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Epibenthic amphipod abundance and predation efficiency of the pink shrimp Farfantepenaeus duorarum (Burkenroad, 1939) in habitats with different physical complexity in a tropical estuarine system
Corona, A.; Soto, L.A.; Sánchez, A.J. (2000). Epibenthic amphipod abundance and predation efficiency of the pink shrimp Farfantepenaeus duorarum (Burkenroad, 1939) in habitats with different physical complexity in a tropical estuarine system. J. Exp. Mar. Biol. Ecol. 253: 33-48
In: Journal of Experimental Marine Biology and Ecology. Elsevier: New York. ISSN 0022-0981, more
Peer reviewed article  

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Keyword
    Marine

Authors  Top 
  • Corona, A.
  • Soto, L.A.
  • Sánchez, A.J.

Abstract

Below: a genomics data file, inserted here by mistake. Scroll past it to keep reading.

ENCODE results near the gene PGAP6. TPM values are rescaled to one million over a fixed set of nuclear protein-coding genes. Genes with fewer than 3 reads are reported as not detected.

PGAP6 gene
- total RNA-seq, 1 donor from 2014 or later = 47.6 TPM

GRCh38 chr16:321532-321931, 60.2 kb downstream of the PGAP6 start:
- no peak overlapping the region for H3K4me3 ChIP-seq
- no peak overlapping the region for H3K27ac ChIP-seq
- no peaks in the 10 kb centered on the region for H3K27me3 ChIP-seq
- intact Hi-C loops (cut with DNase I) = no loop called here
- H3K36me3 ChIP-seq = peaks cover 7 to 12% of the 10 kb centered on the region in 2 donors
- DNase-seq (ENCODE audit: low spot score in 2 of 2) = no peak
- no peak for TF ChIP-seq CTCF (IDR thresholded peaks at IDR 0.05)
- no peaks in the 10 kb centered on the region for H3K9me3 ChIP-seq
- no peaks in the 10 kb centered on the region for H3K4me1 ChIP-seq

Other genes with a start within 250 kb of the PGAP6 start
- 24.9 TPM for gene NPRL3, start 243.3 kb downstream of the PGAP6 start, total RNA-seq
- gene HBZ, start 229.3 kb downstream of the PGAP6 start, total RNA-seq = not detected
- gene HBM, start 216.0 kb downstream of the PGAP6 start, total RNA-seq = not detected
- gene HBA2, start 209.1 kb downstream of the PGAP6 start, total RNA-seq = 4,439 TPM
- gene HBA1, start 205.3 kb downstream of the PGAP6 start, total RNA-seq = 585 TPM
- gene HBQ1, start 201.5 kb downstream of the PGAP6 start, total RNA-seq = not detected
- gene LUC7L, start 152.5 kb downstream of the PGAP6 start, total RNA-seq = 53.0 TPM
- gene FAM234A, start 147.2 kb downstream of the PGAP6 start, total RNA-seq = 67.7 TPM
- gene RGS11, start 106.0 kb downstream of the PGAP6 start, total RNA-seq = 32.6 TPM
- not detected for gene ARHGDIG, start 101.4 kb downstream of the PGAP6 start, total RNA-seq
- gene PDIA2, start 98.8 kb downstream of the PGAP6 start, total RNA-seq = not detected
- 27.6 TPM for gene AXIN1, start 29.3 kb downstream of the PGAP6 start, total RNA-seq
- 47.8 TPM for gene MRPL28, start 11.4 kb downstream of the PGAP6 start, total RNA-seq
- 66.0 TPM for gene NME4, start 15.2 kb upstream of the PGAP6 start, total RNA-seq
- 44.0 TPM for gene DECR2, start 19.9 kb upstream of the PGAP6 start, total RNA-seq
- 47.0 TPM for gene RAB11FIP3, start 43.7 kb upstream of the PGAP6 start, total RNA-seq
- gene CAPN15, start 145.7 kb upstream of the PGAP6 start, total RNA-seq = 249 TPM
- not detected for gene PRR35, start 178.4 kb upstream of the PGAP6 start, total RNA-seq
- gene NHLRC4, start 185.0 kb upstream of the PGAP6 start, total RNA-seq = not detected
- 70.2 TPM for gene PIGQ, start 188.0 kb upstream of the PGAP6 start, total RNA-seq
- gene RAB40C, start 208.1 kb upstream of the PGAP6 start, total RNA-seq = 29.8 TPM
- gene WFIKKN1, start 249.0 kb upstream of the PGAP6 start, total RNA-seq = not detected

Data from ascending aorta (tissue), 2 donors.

Amphipod abundance and biomass were determined in soft-bottom substrates (SBS), mono-specific Thalassia testudinum patches and T. testudinum with attached macroalgae (SAV) from Términos Lagoon. Amphipods were absent in SBS, and their density and biomass were higher in SAV (3351 individuals m-2, 1718 mg AFDW m-2) than in T. testudinum (1220 ind m-2, 625 mg 22 AFDW m-2). Although macroalgae and seagrasses are recognised as an alternative refuge against predation for amphipods, the high abundance of amphipods in SAV suggests that macroalgae represent a habitat that provides greater food availability. Pink shrimp Farfantepenaeus duorarum (Burkenroad, 1939) consumption rate (Mo) of epibenthic amphipods was experimentally evaluated. Mo intensifies as prey density increases and varied from 0.39 to 2.39 mg AFDW h-1. Predation efficiency of F. duorarum on epibenthic amphipods was also evaluated in four artificial habitats with different physical complexity: soft-bottom substrates (SBS), small woody debris 22 (SWD), seagrasses with densities of 300 and 1200 shoots m-2 (S300 and S1200, respectively), 22 macroalgae (MA), and at two prey densities (962 and 2406 ind m-2). Amphipod consumption rate 21 by F. duorarum varied from 1.20 to 2.07 ind h-1 in S1200 and MA, respectively. Habitat complexity had a significant effect on consumption rate, but prey density did not. Habitat physical complexity and predation efficiency maintained an inverse and a non-linear relationship. Presumably, the decrease in predation efficiency in association with the habitat complexity is due to the differential refuge value of these habitats. However, predation efficiency may also be influenced by either the microhabitat use by amphipods, the shrimp’s dependence on seagrasses, or by differences in habitat value caused by the diel behavioural distribution pattern of amphipods and shrimp. Both field and experimental results highlight the importance of evaluating the relative value of tropical estuarine habitats through the study of the relationship between habitat physical complexity and predator-prey interactions. They also emphasise that inherent biological and ethological factors of the predator and prey involved, coupled to spatial and temporal variations in the habitat, should also be considered.

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